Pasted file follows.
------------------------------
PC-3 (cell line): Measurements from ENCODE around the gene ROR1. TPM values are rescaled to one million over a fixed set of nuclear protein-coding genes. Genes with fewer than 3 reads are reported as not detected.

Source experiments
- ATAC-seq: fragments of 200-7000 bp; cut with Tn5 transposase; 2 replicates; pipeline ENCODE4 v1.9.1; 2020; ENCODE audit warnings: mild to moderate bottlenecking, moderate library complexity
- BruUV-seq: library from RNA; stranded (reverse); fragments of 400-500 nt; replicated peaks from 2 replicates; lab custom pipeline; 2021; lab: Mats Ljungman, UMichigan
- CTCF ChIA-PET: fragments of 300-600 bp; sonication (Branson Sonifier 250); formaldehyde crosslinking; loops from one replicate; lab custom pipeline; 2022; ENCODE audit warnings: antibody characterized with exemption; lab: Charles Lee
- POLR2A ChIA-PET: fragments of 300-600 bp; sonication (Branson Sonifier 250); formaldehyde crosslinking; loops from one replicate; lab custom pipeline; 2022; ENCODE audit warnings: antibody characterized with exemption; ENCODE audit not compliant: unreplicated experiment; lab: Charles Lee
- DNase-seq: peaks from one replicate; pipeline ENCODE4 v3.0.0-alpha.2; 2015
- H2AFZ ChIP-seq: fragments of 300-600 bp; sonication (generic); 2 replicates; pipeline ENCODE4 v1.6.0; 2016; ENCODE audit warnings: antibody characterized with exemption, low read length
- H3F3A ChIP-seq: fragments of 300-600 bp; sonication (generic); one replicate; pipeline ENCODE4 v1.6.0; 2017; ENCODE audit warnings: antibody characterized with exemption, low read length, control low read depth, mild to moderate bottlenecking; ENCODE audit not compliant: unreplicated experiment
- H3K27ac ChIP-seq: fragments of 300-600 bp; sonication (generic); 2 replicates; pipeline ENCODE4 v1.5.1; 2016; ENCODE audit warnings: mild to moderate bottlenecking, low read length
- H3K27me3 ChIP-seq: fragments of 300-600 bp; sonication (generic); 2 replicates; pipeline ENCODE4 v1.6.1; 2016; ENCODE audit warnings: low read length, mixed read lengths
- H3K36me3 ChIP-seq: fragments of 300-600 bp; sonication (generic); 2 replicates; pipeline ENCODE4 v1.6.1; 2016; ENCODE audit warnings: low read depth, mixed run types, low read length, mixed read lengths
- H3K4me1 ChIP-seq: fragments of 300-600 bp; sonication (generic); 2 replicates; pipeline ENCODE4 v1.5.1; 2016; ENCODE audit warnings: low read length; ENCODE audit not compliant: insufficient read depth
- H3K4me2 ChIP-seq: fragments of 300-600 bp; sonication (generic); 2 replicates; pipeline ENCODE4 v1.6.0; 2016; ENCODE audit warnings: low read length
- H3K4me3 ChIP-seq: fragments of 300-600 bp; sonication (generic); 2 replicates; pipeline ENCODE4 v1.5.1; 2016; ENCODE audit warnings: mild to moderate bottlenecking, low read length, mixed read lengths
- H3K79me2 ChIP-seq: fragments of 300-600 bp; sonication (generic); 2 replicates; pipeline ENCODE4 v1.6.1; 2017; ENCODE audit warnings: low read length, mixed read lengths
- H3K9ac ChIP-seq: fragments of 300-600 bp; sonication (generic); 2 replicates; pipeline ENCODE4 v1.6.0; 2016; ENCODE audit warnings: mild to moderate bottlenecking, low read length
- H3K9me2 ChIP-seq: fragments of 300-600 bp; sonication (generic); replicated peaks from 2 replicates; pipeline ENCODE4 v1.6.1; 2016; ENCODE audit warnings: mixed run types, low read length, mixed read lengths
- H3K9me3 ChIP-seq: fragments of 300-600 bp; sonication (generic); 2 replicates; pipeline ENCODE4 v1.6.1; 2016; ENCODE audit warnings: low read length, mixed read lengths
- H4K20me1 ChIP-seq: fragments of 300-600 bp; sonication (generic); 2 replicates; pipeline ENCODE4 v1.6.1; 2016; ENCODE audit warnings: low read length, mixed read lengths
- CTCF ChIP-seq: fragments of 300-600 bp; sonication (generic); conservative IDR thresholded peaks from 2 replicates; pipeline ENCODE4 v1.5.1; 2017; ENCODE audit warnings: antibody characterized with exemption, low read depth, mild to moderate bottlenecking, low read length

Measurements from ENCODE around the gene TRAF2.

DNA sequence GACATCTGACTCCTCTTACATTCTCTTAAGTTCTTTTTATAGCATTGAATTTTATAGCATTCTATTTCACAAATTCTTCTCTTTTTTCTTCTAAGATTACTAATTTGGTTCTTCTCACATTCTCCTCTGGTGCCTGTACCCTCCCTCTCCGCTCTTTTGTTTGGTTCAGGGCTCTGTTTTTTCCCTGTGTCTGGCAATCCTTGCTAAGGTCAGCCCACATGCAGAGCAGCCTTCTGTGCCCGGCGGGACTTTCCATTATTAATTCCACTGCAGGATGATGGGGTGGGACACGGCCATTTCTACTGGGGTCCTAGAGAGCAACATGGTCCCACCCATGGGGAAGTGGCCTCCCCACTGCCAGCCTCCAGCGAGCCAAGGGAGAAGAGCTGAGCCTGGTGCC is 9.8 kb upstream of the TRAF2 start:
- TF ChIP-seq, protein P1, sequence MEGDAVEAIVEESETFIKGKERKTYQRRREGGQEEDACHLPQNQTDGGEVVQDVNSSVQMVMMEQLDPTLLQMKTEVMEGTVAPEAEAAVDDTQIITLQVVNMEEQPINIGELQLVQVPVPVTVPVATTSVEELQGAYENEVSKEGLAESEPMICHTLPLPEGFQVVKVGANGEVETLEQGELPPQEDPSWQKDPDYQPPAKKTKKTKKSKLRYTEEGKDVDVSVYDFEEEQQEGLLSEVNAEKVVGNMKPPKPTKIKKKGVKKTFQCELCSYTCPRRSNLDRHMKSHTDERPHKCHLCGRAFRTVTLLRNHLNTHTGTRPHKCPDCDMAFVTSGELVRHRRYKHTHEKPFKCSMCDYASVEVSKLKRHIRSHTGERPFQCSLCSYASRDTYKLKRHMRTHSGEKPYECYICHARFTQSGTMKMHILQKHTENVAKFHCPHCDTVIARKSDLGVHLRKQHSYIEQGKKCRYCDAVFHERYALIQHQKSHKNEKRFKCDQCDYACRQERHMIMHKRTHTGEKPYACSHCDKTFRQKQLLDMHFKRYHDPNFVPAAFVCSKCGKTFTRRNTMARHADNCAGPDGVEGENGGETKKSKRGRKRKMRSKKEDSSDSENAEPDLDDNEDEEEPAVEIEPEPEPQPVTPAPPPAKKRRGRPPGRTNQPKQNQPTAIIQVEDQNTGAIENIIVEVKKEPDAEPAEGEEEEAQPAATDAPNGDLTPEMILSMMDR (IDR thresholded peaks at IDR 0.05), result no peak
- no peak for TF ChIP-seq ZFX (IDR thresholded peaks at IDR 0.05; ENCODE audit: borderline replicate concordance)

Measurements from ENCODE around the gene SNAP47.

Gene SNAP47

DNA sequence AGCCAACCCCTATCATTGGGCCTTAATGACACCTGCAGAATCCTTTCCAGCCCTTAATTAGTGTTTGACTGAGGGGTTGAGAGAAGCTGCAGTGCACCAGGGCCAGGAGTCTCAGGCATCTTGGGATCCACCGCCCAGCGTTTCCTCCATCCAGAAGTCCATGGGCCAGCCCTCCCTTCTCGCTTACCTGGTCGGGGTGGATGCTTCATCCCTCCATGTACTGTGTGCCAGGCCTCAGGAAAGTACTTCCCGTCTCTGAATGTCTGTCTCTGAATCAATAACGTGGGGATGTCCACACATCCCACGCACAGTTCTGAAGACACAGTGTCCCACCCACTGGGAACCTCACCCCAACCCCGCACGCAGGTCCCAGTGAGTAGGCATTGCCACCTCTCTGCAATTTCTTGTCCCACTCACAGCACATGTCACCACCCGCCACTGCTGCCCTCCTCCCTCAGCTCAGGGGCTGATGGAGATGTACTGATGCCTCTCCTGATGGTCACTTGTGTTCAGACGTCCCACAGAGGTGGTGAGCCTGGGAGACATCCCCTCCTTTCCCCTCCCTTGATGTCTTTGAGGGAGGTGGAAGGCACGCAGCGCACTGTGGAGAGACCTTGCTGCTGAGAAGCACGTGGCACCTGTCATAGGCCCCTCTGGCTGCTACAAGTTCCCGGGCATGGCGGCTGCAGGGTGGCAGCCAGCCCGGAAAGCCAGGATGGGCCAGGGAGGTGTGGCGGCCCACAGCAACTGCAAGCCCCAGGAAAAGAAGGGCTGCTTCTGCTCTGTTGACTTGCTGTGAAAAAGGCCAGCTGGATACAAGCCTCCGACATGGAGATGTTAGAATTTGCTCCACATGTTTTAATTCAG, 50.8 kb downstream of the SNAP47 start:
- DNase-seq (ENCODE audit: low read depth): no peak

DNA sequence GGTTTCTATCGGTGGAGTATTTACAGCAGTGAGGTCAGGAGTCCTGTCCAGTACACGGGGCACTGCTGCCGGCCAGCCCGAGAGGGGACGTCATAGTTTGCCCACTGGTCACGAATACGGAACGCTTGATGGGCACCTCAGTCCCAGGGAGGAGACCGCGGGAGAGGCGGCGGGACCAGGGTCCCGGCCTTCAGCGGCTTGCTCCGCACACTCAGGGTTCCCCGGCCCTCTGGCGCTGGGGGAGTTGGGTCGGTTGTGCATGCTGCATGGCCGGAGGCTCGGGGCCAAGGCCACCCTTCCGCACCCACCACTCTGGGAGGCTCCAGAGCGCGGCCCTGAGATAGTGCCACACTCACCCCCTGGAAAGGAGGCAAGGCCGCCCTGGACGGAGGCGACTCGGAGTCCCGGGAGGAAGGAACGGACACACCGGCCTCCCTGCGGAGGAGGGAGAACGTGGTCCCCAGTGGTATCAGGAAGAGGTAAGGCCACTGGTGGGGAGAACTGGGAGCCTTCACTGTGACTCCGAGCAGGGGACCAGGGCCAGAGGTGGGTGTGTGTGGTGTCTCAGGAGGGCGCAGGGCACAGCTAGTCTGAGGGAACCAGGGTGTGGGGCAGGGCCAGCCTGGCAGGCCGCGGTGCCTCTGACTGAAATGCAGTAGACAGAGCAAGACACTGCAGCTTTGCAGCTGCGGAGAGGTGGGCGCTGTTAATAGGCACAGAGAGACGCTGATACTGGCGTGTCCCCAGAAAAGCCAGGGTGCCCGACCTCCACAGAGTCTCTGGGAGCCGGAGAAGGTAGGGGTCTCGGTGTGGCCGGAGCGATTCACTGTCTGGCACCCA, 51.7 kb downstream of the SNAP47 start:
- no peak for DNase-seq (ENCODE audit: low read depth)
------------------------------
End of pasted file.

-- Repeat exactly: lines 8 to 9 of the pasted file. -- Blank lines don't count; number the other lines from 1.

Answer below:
- H2AFZ ChIP-seq: fragments of 300-600 bp; sonication (generic); 2 replicates; pipeline ENCODE4 v1.6.0; 2016; ENCODE audit warnings: antibody characterized with exemption, low read length
- H3F3A ChIP-seq: fragments of 300-600 bp; sonication (generic); one replicate; pipeline ENCODE4 v1.6.0; 2017; ENCODE audit warnings: antibody characterized with exemption, low read length, control low read depth, mild to moderate bottlenecking; ENCODE audit not compliant: unreplicated experiment